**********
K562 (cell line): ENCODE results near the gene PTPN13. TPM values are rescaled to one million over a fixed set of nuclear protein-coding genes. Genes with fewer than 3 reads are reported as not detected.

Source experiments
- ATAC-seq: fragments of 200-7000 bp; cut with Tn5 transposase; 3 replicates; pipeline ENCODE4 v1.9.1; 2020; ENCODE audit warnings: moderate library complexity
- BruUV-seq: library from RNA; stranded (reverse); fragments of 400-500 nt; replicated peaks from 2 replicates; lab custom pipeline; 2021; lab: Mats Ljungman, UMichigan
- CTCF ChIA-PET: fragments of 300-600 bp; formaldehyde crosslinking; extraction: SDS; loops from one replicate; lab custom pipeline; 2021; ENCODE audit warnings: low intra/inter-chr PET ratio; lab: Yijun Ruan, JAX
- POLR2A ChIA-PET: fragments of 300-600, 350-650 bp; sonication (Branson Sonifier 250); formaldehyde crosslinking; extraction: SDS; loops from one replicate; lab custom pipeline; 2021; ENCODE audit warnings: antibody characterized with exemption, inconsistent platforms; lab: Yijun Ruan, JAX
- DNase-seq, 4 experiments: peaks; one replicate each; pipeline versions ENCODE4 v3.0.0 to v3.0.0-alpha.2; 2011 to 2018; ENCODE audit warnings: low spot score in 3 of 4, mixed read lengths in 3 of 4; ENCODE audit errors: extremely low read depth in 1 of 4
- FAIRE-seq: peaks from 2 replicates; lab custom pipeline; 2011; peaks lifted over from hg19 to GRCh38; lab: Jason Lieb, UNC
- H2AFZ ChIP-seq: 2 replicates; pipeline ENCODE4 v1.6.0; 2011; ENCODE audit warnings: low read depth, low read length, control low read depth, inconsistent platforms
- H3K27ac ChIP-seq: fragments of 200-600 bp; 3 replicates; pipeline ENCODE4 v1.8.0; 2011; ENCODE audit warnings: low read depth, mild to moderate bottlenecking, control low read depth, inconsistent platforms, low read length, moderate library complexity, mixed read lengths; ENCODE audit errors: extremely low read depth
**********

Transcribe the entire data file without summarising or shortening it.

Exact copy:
K562 (cell line): ENCODE results near the gene PTPN13. TPM values are rescaled to one million over a fixed set of nuclear protein-coding genes. Genes with fewer than 3 reads are reported as not detected.

Source experiments
- ATAC-seq: fragments of 200-7000 bp; cut with Tn5 transposase; 3 replicates; pipeline ENCODE4 v1.9.1; 2020; ENCODE audit warnings: moderate library complexity
- BruUV-seq: library from RNA; stranded (reverse); fragments of 400-500 nt; replicated peaks from 2 replicates; lab custom pipeline; 2021; lab: Mats Ljungman, UMichigan
- CTCF ChIA-PET: fragments of 300-600 bp; formaldehyde crosslinking; extraction: SDS; loops from one replicate; lab custom pipeline; 2021; ENCODE audit warnings: low intra/inter-chr PET ratio; lab: Yijun Ruan, JAX
- POLR2A ChIA-PET: fragments of 300-600, 350-650 bp; sonication (Branson Sonifier 250); formaldehyde crosslinking; extraction: SDS; loops from one replicate; lab custom pipeline; 2021; ENCODE audit warnings: antibody characterized with exemption, inconsistent platforms; lab: Yijun Ruan, JAX
- DNase-seq, 4 experiments: peaks; one replicate each; pipeline versions ENCODE4 v3.0.0 to v3.0.0-alpha.2; 2011 to 2018; ENCODE audit warnings: low spot score in 3 of 4, mixed read lengths in 3 of 4; ENCODE audit errors: extremely low read depth in 1 of 4
- FAIRE-seq: peaks from 2 replicates; lab custom pipeline; 2011; peaks lifted over from hg19 to GRCh38; lab: Jason Lieb, UNC
- H2AFZ ChIP-seq: 2 replicates; pipeline ENCODE4 v1.6.0; 2011; ENCODE audit warnings: low read depth, low read length, control low read depth, inconsistent platforms
- H3K27ac ChIP-seq: fragments of 200-600 bp; 3 replicates; pipeline ENCODE4 v1.8.0; 2011; ENCODE audit warnings: low read depth, mild to moderate bottlenecking, control low read depth, inconsistent platforms, low read length, moderate library complexity, mixed read lengths; ENCODE audit errors: extremely low read depth